Monday, 6 February 2012


At Christchurch, Clarendon Park, this evening for the fourth session in the course, "Mindfulness & Wisdom", offered by Christians Aware as part of their Faith Awareness programme. The eight-week course has been devised by Ian Grayling and Kevin Commons from the Leicester Serene Reflection Meditation Group.

Our topic this evening: “The Place of Wisdom in the Soto Zen Buddhist tradition”, presented by Revd Master Saido Kennaway. Revd Kennaway is a member of the Order of Buddhist Contemplatives. We're grateful to him for having driven here from Telford tonight, as the roads are still treacherous in places, with the recent freezing weather.

Wisdom, in a Buddhist sense, combines right understanding and right intention. There is no distinction in the Soto Zen tradition between practice and realisation: it’s not about practising in order to reach enlightenment.

Our speaker refers to five skandhas ("aggregates", "constructs" or “heaps”). The skandhas may be thought of as components that come together to make an individual. Every thing that we think of as "I" is a function of the skandhas. Put another way, we might think of an individual as a process of the skandhas, which may be delineated as follows (explanations taken from
The first skandha: form (Rupa)
Rupa is form or matter; something material that can be sensed. In early Buddhist literature, rupa includes the Four Great Elements (solidity, fluidity, heat, and motion) and their derivatives. These derivatives are the first five faculties (eye, ear, nose, tongue, body) and the first five corresponding objects (visible form, sound, odor, taste, tangible things). Another way to understand rupa is to think of it as something that resists the probing of the senses. For example, an object has form if it blocks your vision – you can't see what's on the other side of it – or if it blocks your hand from occupying its space.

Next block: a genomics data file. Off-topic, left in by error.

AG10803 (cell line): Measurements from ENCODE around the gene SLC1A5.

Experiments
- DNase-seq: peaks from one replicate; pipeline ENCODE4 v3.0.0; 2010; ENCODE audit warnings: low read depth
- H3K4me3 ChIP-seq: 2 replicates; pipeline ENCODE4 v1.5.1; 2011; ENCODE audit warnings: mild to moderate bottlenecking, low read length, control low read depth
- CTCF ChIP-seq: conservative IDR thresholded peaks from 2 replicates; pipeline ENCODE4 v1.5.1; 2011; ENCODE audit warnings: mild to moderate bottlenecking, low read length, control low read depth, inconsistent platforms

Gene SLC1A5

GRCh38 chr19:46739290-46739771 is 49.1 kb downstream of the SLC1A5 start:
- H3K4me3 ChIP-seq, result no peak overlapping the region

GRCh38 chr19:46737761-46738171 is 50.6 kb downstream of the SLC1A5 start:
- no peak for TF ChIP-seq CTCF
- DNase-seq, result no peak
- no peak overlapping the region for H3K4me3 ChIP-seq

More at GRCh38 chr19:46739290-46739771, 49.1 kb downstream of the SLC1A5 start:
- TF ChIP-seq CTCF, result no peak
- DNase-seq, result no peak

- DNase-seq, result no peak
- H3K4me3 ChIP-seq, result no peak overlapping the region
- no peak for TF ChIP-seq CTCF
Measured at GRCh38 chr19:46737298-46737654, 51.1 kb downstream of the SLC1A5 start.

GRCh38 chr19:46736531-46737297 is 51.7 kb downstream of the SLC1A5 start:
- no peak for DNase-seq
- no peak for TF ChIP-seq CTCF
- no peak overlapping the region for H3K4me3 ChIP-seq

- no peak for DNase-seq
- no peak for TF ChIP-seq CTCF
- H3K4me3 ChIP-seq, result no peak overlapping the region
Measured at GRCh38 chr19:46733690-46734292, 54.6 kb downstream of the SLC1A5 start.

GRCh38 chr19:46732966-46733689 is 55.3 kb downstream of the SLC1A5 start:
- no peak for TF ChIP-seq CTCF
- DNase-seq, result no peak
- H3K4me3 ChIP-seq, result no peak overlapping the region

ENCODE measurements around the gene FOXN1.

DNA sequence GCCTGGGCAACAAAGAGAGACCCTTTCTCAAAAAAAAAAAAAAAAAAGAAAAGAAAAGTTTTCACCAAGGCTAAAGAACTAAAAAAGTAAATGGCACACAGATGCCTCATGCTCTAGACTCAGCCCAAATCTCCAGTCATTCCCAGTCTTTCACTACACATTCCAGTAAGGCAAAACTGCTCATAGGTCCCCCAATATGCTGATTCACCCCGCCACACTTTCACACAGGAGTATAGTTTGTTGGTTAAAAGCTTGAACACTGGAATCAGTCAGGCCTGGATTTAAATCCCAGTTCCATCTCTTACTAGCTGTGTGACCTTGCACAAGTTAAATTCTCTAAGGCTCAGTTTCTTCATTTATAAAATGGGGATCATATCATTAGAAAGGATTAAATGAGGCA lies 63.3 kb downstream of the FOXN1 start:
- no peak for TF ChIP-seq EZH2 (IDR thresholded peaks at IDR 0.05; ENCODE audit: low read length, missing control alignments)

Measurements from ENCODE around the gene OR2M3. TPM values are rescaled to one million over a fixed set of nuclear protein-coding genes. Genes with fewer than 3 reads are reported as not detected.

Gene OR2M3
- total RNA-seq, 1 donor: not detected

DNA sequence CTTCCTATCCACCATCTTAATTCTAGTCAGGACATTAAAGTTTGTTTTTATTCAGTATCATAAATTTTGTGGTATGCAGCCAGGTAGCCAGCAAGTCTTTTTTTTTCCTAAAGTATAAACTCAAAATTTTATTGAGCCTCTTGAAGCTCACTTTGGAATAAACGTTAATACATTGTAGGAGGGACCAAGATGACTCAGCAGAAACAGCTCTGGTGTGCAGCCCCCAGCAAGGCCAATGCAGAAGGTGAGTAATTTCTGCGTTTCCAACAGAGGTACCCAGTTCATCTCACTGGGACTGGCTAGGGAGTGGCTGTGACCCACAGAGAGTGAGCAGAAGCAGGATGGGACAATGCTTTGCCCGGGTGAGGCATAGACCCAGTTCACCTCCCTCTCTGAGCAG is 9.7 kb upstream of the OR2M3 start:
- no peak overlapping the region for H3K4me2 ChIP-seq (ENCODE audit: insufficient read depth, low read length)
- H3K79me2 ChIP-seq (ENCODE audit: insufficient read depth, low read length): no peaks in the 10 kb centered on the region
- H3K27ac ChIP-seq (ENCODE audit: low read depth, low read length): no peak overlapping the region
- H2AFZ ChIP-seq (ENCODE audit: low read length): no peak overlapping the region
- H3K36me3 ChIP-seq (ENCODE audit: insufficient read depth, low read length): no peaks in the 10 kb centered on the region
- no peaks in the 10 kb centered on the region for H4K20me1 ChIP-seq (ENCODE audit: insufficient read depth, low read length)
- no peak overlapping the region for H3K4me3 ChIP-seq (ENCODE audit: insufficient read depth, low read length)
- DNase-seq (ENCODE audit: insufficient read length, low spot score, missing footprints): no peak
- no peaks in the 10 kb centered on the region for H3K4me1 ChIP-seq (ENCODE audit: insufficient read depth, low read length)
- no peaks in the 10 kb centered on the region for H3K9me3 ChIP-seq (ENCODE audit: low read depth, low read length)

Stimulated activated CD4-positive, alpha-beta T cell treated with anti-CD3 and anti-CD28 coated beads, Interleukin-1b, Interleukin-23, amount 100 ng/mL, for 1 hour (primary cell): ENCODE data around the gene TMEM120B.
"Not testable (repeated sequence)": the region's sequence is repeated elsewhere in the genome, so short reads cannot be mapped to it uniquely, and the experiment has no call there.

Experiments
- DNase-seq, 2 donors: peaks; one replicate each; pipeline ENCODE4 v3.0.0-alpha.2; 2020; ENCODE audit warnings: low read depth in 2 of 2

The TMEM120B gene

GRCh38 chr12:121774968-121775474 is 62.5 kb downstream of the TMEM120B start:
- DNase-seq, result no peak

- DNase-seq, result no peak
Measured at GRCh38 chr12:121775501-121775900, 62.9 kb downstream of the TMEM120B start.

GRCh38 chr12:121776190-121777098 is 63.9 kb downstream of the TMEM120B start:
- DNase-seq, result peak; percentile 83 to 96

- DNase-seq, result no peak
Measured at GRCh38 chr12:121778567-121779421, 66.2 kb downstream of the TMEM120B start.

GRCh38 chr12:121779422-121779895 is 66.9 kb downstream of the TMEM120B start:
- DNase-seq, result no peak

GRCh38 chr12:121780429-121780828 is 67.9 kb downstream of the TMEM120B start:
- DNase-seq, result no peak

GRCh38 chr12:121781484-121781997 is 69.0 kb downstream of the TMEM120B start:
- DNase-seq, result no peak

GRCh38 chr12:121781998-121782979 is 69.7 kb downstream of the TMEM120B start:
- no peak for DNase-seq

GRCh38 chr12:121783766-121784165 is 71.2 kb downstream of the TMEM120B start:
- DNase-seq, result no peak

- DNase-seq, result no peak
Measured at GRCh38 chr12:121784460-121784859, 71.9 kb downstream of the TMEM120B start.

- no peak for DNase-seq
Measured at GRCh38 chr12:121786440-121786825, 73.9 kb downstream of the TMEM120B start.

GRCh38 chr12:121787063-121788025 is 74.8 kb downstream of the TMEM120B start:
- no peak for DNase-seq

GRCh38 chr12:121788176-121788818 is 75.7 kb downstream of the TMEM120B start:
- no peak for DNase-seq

The second skandha: sensation (Vedana)
Vedana is physical or mental sensation that we experience through contact of the six faculties with the external world. In other words, it is the sensation experienced through the contact of eye with visible form, ear with sound, nose with odor, tongue with taste, body with tangible things, mind (manas) with ideas or thoughts. It is particularly important to understand that manas – mind – in the skandhas is a sense organ or faculty, just like an eye or an ear. We tend to think that mind is something like a spirit or soul, but that concept is very out of place in Buddhism. Because vedana is the experience of pleasure or pain, it conditions craving, either to acquire something pleasurable or avoid something painful.
The third skandha: perception (Samjna, or in Pali, Sanna)